Neural Networks

cracklegulleyAI and Robotics

Oct 19, 2013 (3 years and 10 months ago)

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CSE 415
--

(c) S. Tanimoto, 2008
Neural Networks

1

Neural Networks

Outline:


The biological neuron

History of neural networks research

The Perceptron

Examples

Training algorithm

Fundamental training theorem

Two
-
level perceptrons

2
-
Level feedforward neural nets with sigmoid
activation functions

Backpropagation and the Delta rule.


CSE 415
--

(c) S. Tanimoto, 2008
Neural Networks

2

The Biological Neuron

The human brain contains approximately 10
11

neurons.

Activation process:


Inputs are transmitted electrochemically across the input synapses


Input potentials are summed.


If the potential reaches a threshold, a pulse or action potential moves down the
axon. (The neuron has “fired”.)


The pulse is distributed at the axonal arborization to the input synapses of other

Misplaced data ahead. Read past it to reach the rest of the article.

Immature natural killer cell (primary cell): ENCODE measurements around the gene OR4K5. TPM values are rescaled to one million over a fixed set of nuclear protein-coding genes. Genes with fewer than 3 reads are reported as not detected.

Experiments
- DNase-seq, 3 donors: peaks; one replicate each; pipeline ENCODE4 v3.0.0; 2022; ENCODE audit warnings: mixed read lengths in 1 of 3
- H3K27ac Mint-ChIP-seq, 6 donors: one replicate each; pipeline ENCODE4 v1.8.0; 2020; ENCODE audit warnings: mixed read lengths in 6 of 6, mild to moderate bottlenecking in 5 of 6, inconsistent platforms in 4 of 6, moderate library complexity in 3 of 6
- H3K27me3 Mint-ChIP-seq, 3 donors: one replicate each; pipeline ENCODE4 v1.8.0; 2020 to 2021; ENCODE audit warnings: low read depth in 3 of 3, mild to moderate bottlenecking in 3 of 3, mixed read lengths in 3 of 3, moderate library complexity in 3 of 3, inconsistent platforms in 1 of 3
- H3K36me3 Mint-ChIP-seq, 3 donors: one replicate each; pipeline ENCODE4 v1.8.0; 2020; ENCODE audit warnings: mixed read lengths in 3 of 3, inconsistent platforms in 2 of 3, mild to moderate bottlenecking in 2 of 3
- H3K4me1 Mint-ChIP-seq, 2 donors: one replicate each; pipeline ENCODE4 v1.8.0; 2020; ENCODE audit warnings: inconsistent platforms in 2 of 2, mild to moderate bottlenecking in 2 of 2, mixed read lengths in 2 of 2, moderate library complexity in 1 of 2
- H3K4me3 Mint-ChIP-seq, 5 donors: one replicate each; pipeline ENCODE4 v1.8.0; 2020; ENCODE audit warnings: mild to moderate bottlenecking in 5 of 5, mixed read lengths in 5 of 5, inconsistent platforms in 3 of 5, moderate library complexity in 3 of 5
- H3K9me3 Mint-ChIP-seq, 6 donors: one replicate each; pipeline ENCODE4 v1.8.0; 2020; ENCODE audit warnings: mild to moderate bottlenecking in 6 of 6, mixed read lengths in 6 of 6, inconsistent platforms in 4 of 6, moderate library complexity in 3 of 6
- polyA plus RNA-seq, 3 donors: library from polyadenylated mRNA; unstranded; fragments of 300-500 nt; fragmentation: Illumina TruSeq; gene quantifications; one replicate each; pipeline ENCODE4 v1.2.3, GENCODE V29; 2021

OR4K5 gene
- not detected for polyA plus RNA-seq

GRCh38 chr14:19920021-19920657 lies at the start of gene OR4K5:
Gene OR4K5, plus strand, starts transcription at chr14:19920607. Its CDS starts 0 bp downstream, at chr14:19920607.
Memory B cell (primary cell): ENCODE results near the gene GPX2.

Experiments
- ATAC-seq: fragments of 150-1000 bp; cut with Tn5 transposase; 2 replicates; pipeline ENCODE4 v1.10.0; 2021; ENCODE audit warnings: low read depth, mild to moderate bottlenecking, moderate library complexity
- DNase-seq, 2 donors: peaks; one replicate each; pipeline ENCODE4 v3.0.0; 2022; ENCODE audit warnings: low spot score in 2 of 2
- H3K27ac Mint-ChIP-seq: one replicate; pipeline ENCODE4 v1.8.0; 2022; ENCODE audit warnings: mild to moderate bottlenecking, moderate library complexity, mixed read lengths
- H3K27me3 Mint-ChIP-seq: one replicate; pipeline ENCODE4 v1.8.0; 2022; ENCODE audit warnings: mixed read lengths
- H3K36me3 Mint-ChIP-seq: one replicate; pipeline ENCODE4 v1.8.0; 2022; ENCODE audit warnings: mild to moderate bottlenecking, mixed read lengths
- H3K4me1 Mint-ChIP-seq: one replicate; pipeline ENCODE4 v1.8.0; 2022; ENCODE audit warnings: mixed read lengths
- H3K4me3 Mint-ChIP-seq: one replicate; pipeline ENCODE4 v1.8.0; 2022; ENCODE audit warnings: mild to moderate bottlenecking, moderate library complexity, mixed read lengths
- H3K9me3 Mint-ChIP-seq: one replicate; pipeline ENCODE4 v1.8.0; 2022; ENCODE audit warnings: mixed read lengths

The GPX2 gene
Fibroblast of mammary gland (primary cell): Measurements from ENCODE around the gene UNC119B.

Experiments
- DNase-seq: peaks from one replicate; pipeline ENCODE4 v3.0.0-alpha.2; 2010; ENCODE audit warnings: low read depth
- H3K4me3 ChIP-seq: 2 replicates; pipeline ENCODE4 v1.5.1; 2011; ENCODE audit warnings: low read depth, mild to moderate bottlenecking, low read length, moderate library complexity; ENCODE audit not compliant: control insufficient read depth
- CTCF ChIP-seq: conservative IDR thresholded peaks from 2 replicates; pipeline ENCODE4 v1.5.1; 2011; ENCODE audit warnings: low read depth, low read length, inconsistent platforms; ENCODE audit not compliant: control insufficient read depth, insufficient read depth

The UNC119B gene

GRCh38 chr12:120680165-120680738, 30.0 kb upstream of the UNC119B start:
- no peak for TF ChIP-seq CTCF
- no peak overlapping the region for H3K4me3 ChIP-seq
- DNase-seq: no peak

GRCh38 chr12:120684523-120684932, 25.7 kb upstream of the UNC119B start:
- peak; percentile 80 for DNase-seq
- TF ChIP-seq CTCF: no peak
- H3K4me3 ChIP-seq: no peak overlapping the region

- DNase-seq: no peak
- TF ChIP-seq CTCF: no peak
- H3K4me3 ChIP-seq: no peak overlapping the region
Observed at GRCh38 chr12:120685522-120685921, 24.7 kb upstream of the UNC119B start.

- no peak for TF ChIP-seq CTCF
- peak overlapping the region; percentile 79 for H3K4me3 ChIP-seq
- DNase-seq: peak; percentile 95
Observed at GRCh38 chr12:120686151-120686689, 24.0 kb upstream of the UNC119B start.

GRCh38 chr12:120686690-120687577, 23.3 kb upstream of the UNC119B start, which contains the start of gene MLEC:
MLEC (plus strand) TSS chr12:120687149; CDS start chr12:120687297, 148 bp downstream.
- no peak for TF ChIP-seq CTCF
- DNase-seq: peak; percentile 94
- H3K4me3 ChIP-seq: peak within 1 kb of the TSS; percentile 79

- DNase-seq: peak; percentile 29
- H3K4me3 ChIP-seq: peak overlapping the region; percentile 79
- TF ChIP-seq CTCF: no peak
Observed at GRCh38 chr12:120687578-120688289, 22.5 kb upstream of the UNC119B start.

neurons.


After firing, there is a refractory period of inactivity.


CSE 415
--

(c) S. Tanimoto, 2008
Neural Networks

3

History of Neural Networks Research

1943 McCulloch & Pitts model of neuron.


n
i
(t+1) =


(


j

w
ij

n
j
(t)
-


i
),

(x) = 1 if x


0;


0, otherwise.

1962 Frank Rosenblatt’s book gives a training algorithm for
finding the weights w
ij

from examples.

1969 Marvin Minsky and Seymour Papert publish
Perceptrons
, and prove that 1
-
layer perceptrons are
incapable of computing image connectedness.

1974
-
89, 1982: Associated content
-
addressable memory.


Backpropagation: Werbos 1974, Parker 1985, Rumelhart,